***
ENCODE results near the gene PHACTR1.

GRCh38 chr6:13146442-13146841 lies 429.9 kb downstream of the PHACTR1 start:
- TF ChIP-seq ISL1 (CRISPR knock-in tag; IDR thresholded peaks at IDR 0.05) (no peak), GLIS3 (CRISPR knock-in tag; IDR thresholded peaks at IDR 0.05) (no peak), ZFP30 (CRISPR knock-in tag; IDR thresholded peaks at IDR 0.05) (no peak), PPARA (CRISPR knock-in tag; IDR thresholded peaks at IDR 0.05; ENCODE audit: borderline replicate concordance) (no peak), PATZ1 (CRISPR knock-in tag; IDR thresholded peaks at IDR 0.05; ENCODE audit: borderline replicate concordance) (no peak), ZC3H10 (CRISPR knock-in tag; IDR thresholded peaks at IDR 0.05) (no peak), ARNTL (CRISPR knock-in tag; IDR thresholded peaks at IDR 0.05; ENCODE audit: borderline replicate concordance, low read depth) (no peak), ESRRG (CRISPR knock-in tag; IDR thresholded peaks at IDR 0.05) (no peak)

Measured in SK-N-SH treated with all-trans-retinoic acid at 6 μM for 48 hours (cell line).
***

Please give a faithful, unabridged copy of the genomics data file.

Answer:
ENCODE results near the gene PHACTR1.

GRCh38 chr6:13146442-13146841 lies 429.9 kb downstream of the PHACTR1 start:
- TF ChIP-seq ISL1 (CRISPR knock-in tag; IDR thresholded peaks at IDR 0.05) (no peak), GLIS3 (CRISPR knock-in tag; IDR thresholded peaks at IDR 0.05) (no peak), ZFP30 (CRISPR knock-in tag; IDR thresholded peaks at IDR 0.05) (no peak), PPARA (CRISPR knock-in tag; IDR thresholded peaks at IDR 0.05; ENCODE audit: borderline replicate concordance) (no peak), PATZ1 (CRISPR knock-in tag; IDR thresholded peaks at IDR 0.05; ENCODE audit: borderline replicate concordance) (no peak), ZC3H10 (CRISPR knock-in tag; IDR thresholded peaks at IDR 0.05) (no peak), ARNTL (CRISPR knock-in tag; IDR thresholded peaks at IDR 0.05; ENCODE audit: borderline replicate concordance, low read depth) (no peak), ESRRG (CRISPR knock-in tag; IDR thresholded peaks at IDR 0.05) (no peak)

Measured in SK-N-SH treated with all-trans-retinoic acid at 6 μM for 48 hours (cell line).